Muscle 20c runs vertically downwards from its origin below 20 a and 20 b to insert on the ventral wall of the eyecup near its proximal edge. It is smaller than muscle 20 b, with about eight fibres, half of which have ‘Fibrillenstruktur’ and the other half ‘Felderstruktur’. Sclerite 1 stiffens the membrane near the attachment of muscles 20a, b and c.
Muscle 21, small and compact, arises from a tendon attached to the medial edge of the eyestalk and inserts in a depression on the medial side of the eyecup. Fibres with ‘Fibrillenstruktur’ and ‘Felderstruktur’ are intermingled but few show extreme ‘Felderstruktur’.
Muscle 22 runs diagonally across the eyecup from its origin, near sclerite 2 and a skeletal bar, to its insertion on the ventro-lateral wall of the eyecup. The skeletal bar runs in the arthrodial membrane from the sclerite to which muscle 18 attaches. The fibres are predominantly ‘Felderstruktur’ with sarcomere lengths of 8–10μm.
Muscle 23a has its origin on the medial edge of a prominent jointed projection of the dorsal surface of the eyestalk and inserts above muscle 21 on the dorso-medial surface of the eyecup. Histologically the fibres are a mixed population with the ‘Felderstruktur ‘fibres towards the dorsal surface.
Muscle 23b arises alongside muscle 23 a and inserts on the lateral side of the dorsal eyecup surface. The joint membrane is stiffened at the origin of these two muscles by the intucking of sclerite 3. The muscle fibres have sarcomere lengths of 6–12 μm.
Muscle 18 is the only muscle present in the eyestalk. It has its origin upon a sclerite which is fixed to the main body skeleton and it spreads to an insertion on the dorsal wall of the eyestalk which it rotates relative to the body. Its fibres are mixed in type.
Innervation of the muscles
After leaving the brain the oculomotor nerve branches before entering the eyestalk and a small purely sensory lower branch ramifies in connective tissue and supplies the carapace around the eyestalk. The upper branch, containing about thirty large axons, runs in the hollow of the eyestalk until, at the level of muscle 18, it branches profusely to the eyecup muscles. The optic tract branches at the same level and also supplies some of the eyecup muscles. The branches of both these nerve trunks are so interwoven that a complete picture, with anatomical origins and numbers of axons, for each muscle cannot be given. Methylene blue staining has been most successful for muscle 20 a, which receives four axons from the oculomotor nerve, and a large axon from the optic tract which also supplies muscles 19a and 19b.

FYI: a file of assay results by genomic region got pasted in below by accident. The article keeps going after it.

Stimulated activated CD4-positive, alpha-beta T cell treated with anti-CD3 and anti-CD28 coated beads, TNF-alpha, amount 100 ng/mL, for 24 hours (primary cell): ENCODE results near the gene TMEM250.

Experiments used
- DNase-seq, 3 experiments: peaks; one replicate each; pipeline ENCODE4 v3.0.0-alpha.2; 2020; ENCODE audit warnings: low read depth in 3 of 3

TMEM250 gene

Proprioceptive structures, although sought in methylene blue studies and in serial transverse and longitudinal sections of the eyecup, have not been found. However bipolar cells of unknown function but typical of many arthrodial membranes have been described in the membrane of the eyecup/eyestalk joint (Sandeman, 1964).
Blood supply to the eyecup
The eyecup is supplied by branches of two blood vessels. The optic artery which runs along the anterior edge of the eyestalk supplies the optic lobes (Sandeman, 1967) but also branches to supply muscles 20 a, b and c, 23 a and b and muscle 21. The oculomotor artery runs along the posterior edge of the eystalk and supplies the rest of the musculature but also muscle 21 as well. Visual reflexes fail soon after the blood vessels are damaged.
The optokinetic response
Continuous horizontal rotation of the vertically striped drum around the crab induces an optokinetic nystagmus. This consists of a slow forward phase, in which both eyecups follow the direction of the drum rotation but with an ever-increasing lag, and a fast return phase (flick-back) which returns the eyecups approximately to their original position, from which they repeat the cycle. The two eyecups move together, but in opposite directions relative to the midline of the crab. Drum speeds of 2·2°/sec have been used in most of the records figured here, but tonic responses are similar at drum speeds from 0·001°/sec to 5°/sec.
The slow phase
The eyecup response during the slow phase is not a simple representation of the drum movement. When the eyecup starts from rest after a previous flick-back it moves faster than the drum but soon slows to a uniform speed which is less than the drum speed (Fig. 4). Towards the end of the slow phase the eyecup slows down and frequently may stop some time before the next flick-back occurs. Neither the actual stimulus to the eye (the difference between drum speed and eyecup speed, which is termed the slip speed) nor the ratio of response velocity to actual stimulus velocity (termed the velocity gain of the system) is constant during a single slow phase. Furthermore, tremor of the eyecup is initially of a low frequency and amplitude, but about halfway through the slow phase it increases in both frequency and amplitude. Tremor is smaller in amplitude when the eyecup moves toward rather than away from the midline, and is smaller at lower drum speeds (Fig. 4). Tremor is correlated with the activity of fast motoneurons to two muscles subsequently to be described. The total extent of the slow phase can vary from 2 to 20° with a mean of 10°, and in a series of nystagmus movements by one eye its exact form sometimes shows great variation, even at a constant drum speed. Other animals, however, are remarkably consistent in performance over periods of hours. With opposite directions of drum rotation the slow phase occurs over different ranges of the orbit, with the fast phase in either direction restoring the eyecups to the same approximately central, position.